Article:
Because lawyer assistance programs are so well-positioned to play a pivotal role in lawyer well-being, they should be adequately funded and organized to ensure that they can fulfill their potential. This is not consistently the case. While a lawyer assistance program exists in every state, according to the 2014 Comprehensive Survey of Lawyer Assistance Programs their structures, services, and funding vary widely. Lawyer assistance programs are organized either as agencies within bar associations, as independent agencies, or as programs within the state’s court system. Many operate with annual budgets of less than $500,000. About one quarter operate without any funding and depend solely on volunteers. The recommendations below are designed to equip lawyer assistance programs to best serve their important role in lawyer well-being.
Lawyer assistance programs should advocate for stable, adequate funding to provide outreach, screening, counseling, peer assistance, monitoring, and preventative education. Other stakeholders should ally themselves with lawyer assistance programs in pursuit of this funding.
Lawyer assistance programs should highlight the confidentiality of the assistance they provide. The greatest concern voiced by lawyer assistance programs in the most recent CoLAP survey was under-utilization of their services stemming from the shame and fear of disclosure that are bound up with mental health and substance use disorders. Additionally, lawyer assistance programs should advocate for a supreme court rule protecting the confidentiality of participants in the program, as well as immunity for those making good faith reports, volunteers, and staff.
Lawyer assistance programs should collaborate with other organizations to develop and deliver programs on the topics of lawyer well-being, identifying and treating substance use and mental health disorders, suicide prevention, cognitive impairment, and the like. They should ensure that all training and other education efforts emphasize the availability of resources and the confidentiality of the process.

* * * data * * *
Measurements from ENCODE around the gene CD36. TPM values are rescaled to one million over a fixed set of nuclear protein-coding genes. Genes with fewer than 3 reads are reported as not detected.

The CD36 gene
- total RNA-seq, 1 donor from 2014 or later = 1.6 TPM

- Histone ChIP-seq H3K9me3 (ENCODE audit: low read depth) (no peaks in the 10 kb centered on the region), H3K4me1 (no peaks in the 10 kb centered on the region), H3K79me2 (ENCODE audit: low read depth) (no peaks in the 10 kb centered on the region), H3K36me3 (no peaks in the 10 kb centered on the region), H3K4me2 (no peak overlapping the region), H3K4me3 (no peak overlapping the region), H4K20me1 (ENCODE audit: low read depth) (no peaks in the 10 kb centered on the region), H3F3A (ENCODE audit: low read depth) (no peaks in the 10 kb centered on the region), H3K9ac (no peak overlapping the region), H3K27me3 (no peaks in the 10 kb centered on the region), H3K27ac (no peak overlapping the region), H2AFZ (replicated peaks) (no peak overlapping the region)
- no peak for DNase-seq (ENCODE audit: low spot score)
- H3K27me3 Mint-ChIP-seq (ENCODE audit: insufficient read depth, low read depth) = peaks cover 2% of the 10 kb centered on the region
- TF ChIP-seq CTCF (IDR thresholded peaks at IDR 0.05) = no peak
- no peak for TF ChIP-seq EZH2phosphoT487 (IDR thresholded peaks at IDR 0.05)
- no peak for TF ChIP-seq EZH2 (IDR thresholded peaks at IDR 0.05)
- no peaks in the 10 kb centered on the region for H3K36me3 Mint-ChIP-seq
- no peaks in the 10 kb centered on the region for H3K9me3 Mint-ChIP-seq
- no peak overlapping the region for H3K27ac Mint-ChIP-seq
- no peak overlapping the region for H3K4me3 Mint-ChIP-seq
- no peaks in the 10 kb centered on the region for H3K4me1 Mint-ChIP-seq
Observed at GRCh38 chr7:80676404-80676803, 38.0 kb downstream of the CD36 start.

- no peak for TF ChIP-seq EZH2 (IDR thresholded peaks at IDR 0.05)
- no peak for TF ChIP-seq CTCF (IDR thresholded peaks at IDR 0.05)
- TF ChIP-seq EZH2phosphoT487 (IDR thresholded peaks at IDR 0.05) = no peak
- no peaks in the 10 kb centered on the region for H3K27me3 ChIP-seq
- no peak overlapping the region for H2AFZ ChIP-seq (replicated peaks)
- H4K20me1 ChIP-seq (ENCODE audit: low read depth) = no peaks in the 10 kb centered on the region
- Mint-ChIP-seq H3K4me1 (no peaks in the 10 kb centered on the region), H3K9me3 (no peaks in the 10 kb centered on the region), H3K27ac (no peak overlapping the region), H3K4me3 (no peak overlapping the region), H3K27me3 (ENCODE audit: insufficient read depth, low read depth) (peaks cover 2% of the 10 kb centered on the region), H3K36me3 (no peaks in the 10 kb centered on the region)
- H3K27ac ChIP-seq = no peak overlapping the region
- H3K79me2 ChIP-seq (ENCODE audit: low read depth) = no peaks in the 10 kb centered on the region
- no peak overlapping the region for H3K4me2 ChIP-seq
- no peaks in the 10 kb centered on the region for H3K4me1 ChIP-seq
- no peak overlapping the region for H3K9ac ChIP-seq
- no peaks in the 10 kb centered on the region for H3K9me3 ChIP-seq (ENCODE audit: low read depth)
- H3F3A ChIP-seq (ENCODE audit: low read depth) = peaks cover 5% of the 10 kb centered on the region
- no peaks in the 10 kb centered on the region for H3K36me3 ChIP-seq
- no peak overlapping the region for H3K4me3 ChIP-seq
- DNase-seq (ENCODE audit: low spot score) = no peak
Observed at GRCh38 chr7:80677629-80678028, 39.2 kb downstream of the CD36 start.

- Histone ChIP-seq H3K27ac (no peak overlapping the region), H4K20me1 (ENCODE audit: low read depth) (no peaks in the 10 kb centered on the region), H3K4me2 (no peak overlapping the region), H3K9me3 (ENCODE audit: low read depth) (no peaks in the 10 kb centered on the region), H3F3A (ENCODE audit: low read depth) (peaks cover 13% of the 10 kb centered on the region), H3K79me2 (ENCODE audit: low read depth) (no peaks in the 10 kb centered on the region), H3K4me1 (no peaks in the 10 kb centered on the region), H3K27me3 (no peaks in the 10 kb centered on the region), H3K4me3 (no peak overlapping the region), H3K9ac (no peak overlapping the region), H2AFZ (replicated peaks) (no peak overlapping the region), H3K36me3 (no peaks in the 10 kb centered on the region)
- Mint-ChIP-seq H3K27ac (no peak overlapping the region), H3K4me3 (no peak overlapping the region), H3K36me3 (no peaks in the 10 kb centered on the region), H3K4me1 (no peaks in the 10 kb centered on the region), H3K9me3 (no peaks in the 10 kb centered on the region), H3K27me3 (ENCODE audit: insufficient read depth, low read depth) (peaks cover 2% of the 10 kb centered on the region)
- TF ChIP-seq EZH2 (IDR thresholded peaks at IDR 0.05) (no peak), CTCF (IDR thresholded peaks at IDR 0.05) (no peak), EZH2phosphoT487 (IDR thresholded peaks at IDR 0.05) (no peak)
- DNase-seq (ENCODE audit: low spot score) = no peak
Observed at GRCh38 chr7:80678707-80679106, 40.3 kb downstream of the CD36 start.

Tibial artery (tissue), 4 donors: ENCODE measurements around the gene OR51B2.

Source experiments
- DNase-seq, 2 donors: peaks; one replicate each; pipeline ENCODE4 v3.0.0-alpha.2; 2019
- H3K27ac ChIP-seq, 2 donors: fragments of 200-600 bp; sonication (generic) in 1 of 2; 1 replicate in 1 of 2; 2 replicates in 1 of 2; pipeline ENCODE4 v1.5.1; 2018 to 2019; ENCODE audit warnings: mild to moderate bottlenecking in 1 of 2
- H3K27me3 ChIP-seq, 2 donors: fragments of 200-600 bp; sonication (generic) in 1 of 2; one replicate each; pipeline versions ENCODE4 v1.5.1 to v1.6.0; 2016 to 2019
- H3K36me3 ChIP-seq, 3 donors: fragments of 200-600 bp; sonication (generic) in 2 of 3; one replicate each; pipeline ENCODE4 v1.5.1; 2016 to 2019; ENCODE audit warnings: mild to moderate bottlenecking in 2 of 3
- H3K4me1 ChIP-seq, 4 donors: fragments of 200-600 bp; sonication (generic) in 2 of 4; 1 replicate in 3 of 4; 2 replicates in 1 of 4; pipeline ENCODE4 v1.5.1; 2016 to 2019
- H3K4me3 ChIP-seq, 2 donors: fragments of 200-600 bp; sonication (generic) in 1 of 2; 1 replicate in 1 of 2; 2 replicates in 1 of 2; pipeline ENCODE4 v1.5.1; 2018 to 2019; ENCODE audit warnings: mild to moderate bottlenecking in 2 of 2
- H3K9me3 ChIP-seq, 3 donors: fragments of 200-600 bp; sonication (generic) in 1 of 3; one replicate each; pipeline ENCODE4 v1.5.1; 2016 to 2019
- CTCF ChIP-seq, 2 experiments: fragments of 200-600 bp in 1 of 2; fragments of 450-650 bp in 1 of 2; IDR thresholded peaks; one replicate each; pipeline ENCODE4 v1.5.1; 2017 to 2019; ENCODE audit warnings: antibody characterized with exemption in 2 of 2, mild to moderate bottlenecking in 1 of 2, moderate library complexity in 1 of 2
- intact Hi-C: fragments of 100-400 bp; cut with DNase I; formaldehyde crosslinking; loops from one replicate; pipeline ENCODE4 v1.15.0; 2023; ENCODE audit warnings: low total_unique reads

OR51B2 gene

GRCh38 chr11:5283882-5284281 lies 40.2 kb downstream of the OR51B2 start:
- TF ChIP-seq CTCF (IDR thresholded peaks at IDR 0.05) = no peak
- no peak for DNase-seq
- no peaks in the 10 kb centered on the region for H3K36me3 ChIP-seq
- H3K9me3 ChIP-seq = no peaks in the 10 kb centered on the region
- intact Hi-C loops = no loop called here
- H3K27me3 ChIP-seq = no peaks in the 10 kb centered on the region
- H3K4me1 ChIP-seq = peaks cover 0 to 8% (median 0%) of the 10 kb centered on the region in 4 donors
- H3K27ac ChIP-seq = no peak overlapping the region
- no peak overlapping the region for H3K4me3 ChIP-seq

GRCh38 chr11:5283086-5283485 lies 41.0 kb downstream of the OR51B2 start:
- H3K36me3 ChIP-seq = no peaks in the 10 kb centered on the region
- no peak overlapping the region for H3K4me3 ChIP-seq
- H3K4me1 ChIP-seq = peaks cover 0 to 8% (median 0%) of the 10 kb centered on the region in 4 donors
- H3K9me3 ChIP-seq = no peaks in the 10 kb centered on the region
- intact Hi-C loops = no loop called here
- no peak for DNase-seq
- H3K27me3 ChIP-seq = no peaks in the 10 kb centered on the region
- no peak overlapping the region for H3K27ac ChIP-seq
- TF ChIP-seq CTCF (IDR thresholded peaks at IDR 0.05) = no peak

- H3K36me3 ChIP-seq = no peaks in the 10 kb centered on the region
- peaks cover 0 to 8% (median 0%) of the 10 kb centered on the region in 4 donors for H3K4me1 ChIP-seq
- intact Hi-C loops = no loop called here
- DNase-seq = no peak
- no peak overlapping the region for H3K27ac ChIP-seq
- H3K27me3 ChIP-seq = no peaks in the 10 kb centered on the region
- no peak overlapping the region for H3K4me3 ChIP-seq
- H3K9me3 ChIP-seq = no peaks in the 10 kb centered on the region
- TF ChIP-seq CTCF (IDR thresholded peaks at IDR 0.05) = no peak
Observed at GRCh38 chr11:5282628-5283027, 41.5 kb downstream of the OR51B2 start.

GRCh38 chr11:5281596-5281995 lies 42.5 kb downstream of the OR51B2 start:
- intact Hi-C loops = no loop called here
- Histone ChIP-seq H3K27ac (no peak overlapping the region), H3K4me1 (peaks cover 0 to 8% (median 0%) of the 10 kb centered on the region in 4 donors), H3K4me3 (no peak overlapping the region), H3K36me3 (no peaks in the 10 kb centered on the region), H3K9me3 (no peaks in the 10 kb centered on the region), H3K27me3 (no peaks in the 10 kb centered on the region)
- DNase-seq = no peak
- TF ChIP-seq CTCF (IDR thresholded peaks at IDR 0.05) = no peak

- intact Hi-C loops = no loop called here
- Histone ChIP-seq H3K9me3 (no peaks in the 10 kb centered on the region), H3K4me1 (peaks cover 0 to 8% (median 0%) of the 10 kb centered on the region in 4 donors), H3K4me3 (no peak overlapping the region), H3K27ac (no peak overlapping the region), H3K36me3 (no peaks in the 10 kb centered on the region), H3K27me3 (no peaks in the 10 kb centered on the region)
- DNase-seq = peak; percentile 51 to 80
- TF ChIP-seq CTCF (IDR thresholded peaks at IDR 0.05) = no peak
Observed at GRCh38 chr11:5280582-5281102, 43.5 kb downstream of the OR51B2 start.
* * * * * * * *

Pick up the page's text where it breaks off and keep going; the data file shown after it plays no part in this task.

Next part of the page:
Lawyer assistance programs should evaluate whether they have an interest in and funding to expand their programming beyond the traditional focus on treatment of alcohol use and mental health disorders. Some lawyer assistance programs already have done so. The 2014 Comprehensive Survey of Lawyer Assistance Programs reflects that some well-resourced lawyer assistance programs include services that, for example, address transition and succession planning, career counseling, anger management, grief, and family counseling. Increasingly, lawyer assistance programs are expanding their services to affirmatively promote well-being (rather than seeking only to address dysfunction) as a means of preventing prevalent impairments.
This expansion is consistent with some scholars’ recommendations for Employee Assistance Programs that encourage engagement in a broader set of prevention and health-promotion strategies. Doing so could expand the lawyer assistance programs’ net to people who are in need but have not progressed to the level of a disorder. It also could reach people who may participate in a health-promotion program but would avoid a prevention program due to social stigma. Health-promotion approaches could be incorporated into traditional treatment protocols. For example, “Positive Recovery” strategies strive not only for sobriety but also for human flourishing. Resilience-boosting strategies have also been proposed for addiction treatment.
All lawyer assistance programs should include the following foundational elements to provide effective leadership and services to lawyers, judges, and law students:
- A program director with an understanding of the legal profession and experience addressing mental health conditions, substance use disorders, and wellness issues for professionals;
- A well-defined program mission and operating policies and procedures;
- Regular educational activities to increase awareness and understanding of mental health and substance use disorders;
- Volunteers trained in crisis intervention and assistance;
- Services to assist impaired members of the legal profession to begin and continue recovery;
- Participation in the creation and delivery of interventions;
- Consultation, aftercare services, voluntary and diversion monitoring services, referrals to other professionals, and treatment facilities; and
- A helpline for individuals with concern about themselves or others.